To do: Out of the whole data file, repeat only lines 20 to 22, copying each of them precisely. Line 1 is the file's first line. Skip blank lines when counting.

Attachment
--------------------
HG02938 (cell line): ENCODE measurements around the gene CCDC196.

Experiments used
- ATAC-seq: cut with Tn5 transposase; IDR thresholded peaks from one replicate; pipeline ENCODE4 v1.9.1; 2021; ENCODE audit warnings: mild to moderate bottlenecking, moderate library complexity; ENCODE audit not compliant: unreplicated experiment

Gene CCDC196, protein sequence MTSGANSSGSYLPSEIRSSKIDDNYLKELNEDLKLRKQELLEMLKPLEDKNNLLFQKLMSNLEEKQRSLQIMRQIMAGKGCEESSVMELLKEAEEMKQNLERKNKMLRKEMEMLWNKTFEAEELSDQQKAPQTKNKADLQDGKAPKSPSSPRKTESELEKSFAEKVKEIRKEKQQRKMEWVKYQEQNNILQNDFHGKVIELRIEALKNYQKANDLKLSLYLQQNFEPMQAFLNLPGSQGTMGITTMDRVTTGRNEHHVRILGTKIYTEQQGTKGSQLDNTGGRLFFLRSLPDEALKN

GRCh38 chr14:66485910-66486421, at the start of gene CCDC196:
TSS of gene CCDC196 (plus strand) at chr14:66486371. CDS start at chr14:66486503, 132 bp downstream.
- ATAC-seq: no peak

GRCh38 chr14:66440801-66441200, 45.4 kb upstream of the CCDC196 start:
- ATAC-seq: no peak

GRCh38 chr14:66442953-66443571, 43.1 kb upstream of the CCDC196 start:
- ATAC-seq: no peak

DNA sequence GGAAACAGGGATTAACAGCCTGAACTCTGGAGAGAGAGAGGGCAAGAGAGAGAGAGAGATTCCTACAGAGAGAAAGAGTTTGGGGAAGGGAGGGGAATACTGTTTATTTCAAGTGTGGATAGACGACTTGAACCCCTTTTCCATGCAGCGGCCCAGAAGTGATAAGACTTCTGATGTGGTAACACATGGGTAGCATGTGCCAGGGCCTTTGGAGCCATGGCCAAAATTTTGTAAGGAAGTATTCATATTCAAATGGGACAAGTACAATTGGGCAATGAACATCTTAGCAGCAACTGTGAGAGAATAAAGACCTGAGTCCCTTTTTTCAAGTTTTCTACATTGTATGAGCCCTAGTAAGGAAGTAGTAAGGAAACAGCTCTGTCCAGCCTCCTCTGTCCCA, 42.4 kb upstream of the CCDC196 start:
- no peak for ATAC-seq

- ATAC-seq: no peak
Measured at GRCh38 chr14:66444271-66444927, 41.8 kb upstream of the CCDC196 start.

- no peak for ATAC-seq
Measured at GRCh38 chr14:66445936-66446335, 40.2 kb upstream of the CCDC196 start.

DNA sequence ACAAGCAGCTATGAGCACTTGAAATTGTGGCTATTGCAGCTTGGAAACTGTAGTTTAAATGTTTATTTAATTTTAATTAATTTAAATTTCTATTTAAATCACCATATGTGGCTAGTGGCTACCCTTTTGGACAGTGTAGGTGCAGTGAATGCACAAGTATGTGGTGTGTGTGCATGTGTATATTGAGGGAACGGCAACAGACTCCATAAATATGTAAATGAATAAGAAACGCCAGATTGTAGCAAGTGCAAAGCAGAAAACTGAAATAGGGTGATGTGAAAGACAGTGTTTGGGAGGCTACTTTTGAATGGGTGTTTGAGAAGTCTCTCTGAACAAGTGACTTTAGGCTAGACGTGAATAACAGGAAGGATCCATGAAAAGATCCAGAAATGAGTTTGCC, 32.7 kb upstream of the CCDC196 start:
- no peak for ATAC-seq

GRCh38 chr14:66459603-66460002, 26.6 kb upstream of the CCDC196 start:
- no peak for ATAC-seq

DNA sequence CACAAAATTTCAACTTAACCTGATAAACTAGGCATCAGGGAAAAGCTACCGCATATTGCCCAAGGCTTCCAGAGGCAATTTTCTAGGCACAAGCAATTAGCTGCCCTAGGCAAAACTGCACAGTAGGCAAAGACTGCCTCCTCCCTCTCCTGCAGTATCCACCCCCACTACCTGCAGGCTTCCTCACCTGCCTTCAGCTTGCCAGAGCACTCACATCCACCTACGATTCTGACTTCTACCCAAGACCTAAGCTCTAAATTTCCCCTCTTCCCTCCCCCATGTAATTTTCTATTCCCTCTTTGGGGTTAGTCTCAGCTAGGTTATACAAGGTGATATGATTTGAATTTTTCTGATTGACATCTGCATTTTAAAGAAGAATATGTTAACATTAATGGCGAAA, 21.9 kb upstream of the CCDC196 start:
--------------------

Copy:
GRCh38 chr14:66459603-66460002, 26.6 kb upstream of the CCDC196 start:
- no peak for ATAC-seq

DNA sequence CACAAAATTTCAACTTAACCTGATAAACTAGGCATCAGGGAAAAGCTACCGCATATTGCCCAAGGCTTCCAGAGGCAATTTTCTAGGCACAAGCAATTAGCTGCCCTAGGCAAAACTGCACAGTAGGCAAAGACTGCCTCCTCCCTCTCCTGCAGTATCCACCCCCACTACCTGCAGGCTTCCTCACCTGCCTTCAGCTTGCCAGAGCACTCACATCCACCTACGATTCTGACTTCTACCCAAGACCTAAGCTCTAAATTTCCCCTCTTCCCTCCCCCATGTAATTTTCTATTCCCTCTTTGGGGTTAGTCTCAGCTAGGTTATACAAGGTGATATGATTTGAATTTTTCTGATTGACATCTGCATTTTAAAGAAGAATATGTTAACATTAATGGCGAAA, 21.9 kb upstream of the CCDC196 start: